City of Sequim v. Malkasian

79 P.3d 24 | Wash. Ct. App. | 2003

79 P.3d 24 (2003)

CITY OF SEQUIM, a Noncharter Code City and a Municipal Corporation of the State of Washington, by and through its City Council, Appellant,
Paul MALKASIAN, Circulator, Sponsor and Presenter of an Initiative and a Referendum Petition to the Sequim City Council, Respondent.

No. 22922-6-II.

Court of Appeals of Washington, Division 2.

November 12, 2003.
As Amended December 30, 2003.

*25 Craig Andrew Ritchie, Port Angeles, WA, for Respondent.

Peter J. Eglick, Helsell Fetterman LLP, Seattle, WA, for Appellant.


After an election in which a city's voters approve an initiative, thus converting the initiative into an ordinance, does the city have standing to seek a judgment declaring that the ordinance violates state law? Assuming that the city has standing to sue, may it name the initiative's sponsor, in his or her individual capacity, as the sole defendant? We answer yes to the first question but no to the second. Accordingly, we agree with the trial court that this action is not justiciable and should be dismissed.

In October 1996, Paul Malkasian proposed and filed an initiative which, if adopted, would require the City of Sequim to obtain a vote of the people before issuing revenue bonds. Titled the "Ratepayer's Responsibility Act" (hereafter RRA), the initiative provided in part:

3. Bond obligations entered into after the date of enactment of this Ordinance, which are intended for application city wide (as opposed to local improvement districts or similar limited assessments) and depend on rates or taxes on a city wide basis, shall be issued only if they are approved by a majority vote of the qualified electors of Sequim at a regular or special election. The necessity for voter approval is inclusive of bonds which are supported by revenues derived from rates for utilities and *26 such city services as are required to be paid for by Sequim residents.[[1]]

The City refused to put the RRA on the ballot and brought this action for declaratory judgment. It named as plaintiff the "[City of Sequim], a Noncharter Code City and a Municipal Corporation of the State of Washington, by and through its City Council[.]"[2] It named as defendant "[Paul Malkasian], Circulator, Sponsor and presenter of an Initiative...."[3] It prayed for a judgment declaring that the RRA was invalid.

The trial court denied pre-election relief and ordered the City to put the RRA on the ballot. The City complied with that order, and in November 1998 the RRA was approved by a majority of the City's voters. A short time later, the RRA took effect as one of the City's ordinances.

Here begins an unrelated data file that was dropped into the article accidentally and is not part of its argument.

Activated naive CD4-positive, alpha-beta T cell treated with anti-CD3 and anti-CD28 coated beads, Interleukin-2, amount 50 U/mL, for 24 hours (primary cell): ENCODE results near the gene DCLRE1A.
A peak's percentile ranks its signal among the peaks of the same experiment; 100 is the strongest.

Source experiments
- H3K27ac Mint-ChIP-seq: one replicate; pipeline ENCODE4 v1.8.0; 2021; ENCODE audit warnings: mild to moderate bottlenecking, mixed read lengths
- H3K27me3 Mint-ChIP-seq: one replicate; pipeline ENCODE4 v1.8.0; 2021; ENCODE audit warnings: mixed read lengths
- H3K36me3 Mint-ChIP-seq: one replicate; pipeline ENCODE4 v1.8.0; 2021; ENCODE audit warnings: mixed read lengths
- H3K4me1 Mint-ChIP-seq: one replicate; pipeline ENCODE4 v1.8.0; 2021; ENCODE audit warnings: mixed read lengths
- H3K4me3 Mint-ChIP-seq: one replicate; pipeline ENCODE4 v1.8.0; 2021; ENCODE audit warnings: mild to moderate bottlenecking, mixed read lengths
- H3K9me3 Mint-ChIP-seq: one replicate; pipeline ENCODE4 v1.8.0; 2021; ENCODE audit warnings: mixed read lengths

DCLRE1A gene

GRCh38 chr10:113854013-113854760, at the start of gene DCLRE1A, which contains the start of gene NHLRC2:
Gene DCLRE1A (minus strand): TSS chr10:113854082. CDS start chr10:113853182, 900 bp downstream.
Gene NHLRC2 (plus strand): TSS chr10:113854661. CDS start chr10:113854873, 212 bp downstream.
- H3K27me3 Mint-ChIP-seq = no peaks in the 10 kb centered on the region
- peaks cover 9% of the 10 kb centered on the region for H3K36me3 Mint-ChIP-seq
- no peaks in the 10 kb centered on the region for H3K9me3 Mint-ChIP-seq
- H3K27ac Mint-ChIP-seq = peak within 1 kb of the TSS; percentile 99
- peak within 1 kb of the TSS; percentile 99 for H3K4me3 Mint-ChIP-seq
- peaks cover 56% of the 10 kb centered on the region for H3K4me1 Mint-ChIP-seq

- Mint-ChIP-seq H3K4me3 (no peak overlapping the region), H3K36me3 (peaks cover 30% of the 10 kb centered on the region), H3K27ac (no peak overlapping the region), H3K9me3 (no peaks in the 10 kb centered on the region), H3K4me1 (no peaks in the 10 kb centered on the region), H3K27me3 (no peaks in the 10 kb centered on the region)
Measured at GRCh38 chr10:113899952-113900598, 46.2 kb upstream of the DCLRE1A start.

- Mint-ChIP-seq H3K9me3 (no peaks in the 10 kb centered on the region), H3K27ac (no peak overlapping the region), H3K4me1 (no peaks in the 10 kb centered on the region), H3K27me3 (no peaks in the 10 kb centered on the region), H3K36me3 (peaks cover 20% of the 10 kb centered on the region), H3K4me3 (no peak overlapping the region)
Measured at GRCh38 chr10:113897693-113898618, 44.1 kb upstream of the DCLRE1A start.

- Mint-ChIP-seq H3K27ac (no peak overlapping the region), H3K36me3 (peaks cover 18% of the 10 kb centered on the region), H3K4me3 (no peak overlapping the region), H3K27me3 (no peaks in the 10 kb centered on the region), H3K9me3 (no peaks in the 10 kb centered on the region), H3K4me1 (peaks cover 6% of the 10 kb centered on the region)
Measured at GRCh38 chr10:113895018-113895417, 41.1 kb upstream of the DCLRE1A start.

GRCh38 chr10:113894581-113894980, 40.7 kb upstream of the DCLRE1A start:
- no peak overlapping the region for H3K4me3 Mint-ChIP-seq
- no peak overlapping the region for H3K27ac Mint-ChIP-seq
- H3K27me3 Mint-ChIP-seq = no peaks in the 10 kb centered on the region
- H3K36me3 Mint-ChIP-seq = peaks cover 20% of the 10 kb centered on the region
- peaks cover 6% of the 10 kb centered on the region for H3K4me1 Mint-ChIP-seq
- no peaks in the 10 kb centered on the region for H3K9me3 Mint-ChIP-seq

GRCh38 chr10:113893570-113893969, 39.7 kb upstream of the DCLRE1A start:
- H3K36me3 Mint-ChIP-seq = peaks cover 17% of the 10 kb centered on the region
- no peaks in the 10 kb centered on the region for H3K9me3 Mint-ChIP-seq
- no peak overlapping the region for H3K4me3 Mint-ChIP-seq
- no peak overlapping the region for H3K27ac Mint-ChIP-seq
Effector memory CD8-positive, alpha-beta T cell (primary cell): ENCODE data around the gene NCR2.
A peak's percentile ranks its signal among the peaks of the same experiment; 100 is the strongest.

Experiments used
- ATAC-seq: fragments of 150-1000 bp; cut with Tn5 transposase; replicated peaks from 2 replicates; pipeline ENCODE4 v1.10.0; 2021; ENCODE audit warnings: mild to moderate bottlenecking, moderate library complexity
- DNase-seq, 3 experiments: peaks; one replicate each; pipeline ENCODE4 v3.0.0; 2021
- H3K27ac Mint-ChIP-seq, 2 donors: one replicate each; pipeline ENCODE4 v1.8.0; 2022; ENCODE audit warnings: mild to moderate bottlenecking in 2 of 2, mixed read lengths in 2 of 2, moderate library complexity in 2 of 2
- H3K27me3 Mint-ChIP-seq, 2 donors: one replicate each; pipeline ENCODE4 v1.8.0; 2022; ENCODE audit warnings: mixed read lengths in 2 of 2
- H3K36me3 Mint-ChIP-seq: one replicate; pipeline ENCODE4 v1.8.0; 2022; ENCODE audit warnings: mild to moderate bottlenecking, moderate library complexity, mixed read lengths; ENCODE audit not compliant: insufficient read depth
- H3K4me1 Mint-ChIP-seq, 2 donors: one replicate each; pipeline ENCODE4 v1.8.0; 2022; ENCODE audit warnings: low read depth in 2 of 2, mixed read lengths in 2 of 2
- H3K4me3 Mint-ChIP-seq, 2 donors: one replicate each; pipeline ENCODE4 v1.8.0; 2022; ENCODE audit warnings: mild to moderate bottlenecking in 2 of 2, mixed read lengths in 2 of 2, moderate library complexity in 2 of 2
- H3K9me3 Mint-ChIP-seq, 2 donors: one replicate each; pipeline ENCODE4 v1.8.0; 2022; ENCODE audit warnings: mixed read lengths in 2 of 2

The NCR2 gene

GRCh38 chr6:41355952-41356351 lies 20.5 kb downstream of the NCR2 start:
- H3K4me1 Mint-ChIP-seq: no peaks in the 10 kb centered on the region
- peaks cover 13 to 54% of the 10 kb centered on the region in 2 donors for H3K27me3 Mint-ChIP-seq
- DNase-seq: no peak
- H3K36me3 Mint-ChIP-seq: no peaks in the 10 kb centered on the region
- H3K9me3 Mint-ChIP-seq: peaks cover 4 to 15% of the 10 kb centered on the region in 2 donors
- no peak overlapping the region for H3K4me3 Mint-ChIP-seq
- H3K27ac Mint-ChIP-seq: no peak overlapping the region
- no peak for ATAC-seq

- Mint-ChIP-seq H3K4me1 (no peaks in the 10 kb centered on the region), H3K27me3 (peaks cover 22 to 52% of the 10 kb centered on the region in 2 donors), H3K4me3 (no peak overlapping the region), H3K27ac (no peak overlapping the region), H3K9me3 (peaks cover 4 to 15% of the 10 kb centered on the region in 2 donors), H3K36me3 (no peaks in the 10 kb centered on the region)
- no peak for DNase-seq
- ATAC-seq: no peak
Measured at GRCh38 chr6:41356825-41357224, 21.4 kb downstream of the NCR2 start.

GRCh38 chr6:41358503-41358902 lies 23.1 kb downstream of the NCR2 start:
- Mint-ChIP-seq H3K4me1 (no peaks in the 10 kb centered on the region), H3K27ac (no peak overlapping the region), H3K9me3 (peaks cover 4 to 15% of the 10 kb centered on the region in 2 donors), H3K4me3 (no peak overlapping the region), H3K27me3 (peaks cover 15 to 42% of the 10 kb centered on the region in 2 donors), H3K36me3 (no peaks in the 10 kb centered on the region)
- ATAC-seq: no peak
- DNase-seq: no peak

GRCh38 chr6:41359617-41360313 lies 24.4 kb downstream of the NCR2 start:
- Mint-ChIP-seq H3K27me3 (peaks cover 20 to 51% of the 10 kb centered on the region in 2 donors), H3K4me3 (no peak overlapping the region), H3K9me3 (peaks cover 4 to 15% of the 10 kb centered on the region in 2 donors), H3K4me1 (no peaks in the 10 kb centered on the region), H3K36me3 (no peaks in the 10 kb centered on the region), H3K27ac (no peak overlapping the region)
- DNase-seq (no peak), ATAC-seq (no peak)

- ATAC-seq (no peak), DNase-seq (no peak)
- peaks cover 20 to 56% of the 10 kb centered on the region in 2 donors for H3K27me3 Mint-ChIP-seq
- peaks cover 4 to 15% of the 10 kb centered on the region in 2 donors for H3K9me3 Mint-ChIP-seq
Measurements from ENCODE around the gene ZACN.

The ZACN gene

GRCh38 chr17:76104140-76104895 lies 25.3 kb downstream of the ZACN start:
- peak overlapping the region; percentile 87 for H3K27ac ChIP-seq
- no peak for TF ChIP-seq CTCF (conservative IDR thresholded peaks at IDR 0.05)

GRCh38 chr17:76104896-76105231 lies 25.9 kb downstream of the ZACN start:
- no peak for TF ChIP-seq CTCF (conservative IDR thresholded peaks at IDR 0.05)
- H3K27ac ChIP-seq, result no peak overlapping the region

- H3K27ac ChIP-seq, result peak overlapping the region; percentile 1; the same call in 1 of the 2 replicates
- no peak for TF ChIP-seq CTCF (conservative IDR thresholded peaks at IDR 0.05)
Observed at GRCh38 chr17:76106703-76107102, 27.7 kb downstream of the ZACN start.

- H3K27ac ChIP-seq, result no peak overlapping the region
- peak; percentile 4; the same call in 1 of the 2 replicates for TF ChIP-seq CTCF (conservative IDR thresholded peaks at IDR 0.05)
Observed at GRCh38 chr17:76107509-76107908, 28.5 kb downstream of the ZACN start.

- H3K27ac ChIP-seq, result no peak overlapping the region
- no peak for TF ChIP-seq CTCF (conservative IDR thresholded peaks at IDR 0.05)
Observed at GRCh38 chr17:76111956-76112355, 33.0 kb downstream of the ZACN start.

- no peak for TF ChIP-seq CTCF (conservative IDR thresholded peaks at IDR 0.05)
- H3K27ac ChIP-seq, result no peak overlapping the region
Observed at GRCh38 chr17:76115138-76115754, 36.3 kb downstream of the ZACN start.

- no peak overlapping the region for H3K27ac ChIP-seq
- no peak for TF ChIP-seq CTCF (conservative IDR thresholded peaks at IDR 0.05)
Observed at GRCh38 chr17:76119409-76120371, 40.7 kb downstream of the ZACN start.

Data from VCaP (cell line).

After the election, the City continued to prosecute this declaratory judgment action, primarily on the basis that the RRA violates state law.[4] The City did not ask the court to find that Malkasian was representative of the City's voters. Nor did it offer to fund a defense of the action.

In June 2002, after some intervening events not pertinent here, Malkasian moved to dismiss the City's action. He claimed that the City lacked standing to attack one of its own laws. He also claimed that the City could not sue him in his individual capacity because that would put him in "the anomalous position of unappointed sole defender (at his private expense) of a City ordinance...."[5] At the ensuing hearing, he orally told the trial court:

[T]here are ways that the City could proceed here if it was trying to do something other than essentially litigate against a party who does not have the same capability, the same financial resources, and who cannot really speak for the electorate or for the tax payers.
What the City could have done, and could still do, is either bring a class action[,]... and have a representative of class appointed who will retain counsel, and have payment made to that counsel[;] or the City could wait, and if and when the City has some bond issue that it thinks is [a]ffected by the initiative, the City could at that time bring a declaratory judgment action, have counsel appointed for the class of rate payers [a]ffected by the bond issue, or the taxpayers [a]ffected by the bond issue, and then arrange for payment ... [[6]]

In July 2002, the trial court dismissed the action. It reasoned that the case was not justiciable because the City had not joined proper parties defendant. It did not reach whether the RRA violates state law.

The City now appeals. It asks us to declare that the RRA violates state law, even though the trial court never reached that issue. Malkasian responds that the City cannot attack one of its own ordinances, and thus that it lacks standing to sue. Malkasian further responds that he is not a proper defendant, for he lacks the resources to represent the interests of the City's electorate. For both reasons, he says, the action is not justiciable. Finding his responses dispositive, we do not reach the merits.